I really don't think people understand the mindset of a missionary girlfriend/boyfriend.
It is seriously one of the hardest internal battles I’ve ever fought.
Waiting for a missionary is the ultimate long distance relationship.
Letters and weekly emails are hoped for but not guaranteed. If you’re lucky, you get to hear their voice twice a year. If you’re lucky.
For some, it’s a constant worry because their loved one is on the other side of the world. For me, it’s the fact that I go to Salt Lake City where my missionary is serving every few months and I can’t see him. Do you have any idea what it’s like to be within miles of the love of your life and not be able to be in contact with them?
And then there are the waiter haters, the ones who feed you stats and stories about dear john/jane letters and the entire time you’re just like SHUT UP.
With most long distance relationships, people can say “I wish you were here” or “you should be with me”
YEAH, WELL, NOT PEOPLE WAITING FOR MISSIONARIES.
We understand that they’re doing the right thing. They are doing exactly what they should be, so how dare we say “You should be here” when clearly, they aren’t supposed to be.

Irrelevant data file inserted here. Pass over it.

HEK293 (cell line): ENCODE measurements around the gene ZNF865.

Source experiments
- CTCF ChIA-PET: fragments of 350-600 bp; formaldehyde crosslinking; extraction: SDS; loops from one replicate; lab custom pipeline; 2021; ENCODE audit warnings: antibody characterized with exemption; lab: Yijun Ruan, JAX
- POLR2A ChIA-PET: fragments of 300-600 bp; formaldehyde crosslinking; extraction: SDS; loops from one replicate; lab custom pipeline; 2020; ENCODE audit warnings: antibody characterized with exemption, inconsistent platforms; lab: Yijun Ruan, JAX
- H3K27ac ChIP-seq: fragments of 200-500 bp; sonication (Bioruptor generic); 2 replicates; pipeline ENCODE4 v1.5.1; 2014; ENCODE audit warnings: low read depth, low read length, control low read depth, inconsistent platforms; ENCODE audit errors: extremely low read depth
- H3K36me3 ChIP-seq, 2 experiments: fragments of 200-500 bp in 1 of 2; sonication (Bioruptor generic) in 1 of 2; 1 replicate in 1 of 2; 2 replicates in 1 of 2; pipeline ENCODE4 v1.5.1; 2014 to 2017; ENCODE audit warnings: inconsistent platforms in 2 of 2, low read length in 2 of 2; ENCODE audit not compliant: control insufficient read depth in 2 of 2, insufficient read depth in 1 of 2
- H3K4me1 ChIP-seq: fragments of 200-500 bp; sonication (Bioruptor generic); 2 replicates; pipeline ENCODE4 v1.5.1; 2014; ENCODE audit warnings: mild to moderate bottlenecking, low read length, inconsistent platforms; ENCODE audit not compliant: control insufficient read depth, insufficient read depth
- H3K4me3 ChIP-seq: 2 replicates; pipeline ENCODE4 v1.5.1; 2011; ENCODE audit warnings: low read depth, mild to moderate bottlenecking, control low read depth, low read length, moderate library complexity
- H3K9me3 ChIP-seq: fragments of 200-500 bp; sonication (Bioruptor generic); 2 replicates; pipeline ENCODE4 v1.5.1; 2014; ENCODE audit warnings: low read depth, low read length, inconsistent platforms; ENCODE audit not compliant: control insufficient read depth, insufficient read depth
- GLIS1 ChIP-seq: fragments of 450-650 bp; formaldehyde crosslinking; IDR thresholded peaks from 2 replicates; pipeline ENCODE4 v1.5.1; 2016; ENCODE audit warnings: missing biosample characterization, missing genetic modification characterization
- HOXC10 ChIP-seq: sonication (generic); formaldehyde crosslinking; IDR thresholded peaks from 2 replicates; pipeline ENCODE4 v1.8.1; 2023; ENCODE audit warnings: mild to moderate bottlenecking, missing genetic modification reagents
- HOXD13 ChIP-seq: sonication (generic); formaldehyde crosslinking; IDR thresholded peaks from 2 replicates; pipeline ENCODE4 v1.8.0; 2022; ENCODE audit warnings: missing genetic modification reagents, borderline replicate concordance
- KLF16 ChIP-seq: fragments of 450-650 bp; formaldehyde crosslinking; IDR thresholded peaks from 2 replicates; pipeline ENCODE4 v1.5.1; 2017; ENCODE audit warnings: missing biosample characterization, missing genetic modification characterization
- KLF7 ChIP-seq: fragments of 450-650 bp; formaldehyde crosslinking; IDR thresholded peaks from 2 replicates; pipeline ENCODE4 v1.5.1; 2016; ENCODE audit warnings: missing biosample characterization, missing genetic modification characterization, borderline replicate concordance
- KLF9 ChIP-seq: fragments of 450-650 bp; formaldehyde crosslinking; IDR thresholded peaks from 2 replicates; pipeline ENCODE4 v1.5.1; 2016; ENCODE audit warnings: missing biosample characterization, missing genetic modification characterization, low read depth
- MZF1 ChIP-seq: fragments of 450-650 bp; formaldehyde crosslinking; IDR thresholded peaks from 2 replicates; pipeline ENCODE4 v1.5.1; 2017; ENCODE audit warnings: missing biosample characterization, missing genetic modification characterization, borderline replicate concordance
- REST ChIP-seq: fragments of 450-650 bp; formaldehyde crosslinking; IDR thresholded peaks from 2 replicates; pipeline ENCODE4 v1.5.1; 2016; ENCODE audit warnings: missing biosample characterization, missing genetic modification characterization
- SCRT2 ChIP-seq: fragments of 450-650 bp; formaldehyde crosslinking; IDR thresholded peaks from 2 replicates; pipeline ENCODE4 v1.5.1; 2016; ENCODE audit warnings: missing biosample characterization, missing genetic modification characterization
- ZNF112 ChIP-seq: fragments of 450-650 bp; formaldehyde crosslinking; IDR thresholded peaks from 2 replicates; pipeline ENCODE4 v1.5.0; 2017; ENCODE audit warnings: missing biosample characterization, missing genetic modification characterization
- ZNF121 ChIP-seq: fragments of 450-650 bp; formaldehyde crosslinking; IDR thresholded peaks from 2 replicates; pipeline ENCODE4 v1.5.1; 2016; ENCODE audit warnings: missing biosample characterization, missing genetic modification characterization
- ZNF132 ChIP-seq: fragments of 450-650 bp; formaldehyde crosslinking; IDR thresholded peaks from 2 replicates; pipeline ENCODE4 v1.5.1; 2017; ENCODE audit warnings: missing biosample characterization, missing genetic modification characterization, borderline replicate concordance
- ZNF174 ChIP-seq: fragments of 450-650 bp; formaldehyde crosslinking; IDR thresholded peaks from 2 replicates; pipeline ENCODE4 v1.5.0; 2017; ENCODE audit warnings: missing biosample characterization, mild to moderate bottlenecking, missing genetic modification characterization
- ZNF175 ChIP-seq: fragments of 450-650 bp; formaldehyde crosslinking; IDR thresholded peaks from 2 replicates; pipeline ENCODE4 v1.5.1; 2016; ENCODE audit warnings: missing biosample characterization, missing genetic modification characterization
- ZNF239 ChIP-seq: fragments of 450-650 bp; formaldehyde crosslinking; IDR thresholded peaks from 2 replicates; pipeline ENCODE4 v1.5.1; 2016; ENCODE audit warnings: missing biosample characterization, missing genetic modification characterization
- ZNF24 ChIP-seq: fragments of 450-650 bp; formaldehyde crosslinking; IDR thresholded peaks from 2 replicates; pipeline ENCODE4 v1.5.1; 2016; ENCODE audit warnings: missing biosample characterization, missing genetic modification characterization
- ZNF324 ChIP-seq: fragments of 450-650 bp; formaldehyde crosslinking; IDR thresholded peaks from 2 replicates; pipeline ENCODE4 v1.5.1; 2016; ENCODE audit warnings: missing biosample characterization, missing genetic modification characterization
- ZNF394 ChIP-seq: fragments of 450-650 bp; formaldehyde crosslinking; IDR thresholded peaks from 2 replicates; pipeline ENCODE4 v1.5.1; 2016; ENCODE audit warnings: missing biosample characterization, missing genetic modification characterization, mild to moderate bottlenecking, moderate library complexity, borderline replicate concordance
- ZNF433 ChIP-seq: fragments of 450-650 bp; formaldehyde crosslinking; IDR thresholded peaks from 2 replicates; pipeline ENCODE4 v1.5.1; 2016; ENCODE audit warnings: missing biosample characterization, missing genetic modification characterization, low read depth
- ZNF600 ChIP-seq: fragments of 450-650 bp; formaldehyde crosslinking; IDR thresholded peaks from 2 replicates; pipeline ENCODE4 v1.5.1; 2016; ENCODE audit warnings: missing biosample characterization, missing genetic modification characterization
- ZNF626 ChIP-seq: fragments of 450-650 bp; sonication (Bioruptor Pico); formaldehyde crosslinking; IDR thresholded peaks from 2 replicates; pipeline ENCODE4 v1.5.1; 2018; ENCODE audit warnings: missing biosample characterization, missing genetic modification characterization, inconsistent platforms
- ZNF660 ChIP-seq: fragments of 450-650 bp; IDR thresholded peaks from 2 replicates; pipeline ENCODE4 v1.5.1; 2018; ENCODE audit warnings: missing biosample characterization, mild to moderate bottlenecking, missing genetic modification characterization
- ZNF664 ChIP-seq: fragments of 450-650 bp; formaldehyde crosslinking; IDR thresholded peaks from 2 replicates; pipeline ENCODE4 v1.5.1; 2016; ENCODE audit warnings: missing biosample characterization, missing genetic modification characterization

It’s is a constant war between selfishness and support. We miss them, but we don’t want them home because their work is not done yet.
Meanwhile, we have to show we’re still loyal without being too distracting, love them without getting a whole lot of love back, and hope that the packages full of candy and inside jokes still mean something to them.
For those (like me) who choose not to date other people while their missionary is gone, it’s a weird state of loneliness. For those who choose to date, it’s probably a constant comparison battle.
And the hard part is that the only people who understand what it’s like are other waiters.
But you know why we do it? We do it because we are in love with our missionary. We do it because we want to support them as they make one of the best decisions of their life. We do it because we don’t want to be with anyone else.
We do it because we are willing to spend two years crying, writing, and waiting in exchange for eternity.
And that’s what it’s like to be waiting for a missionary.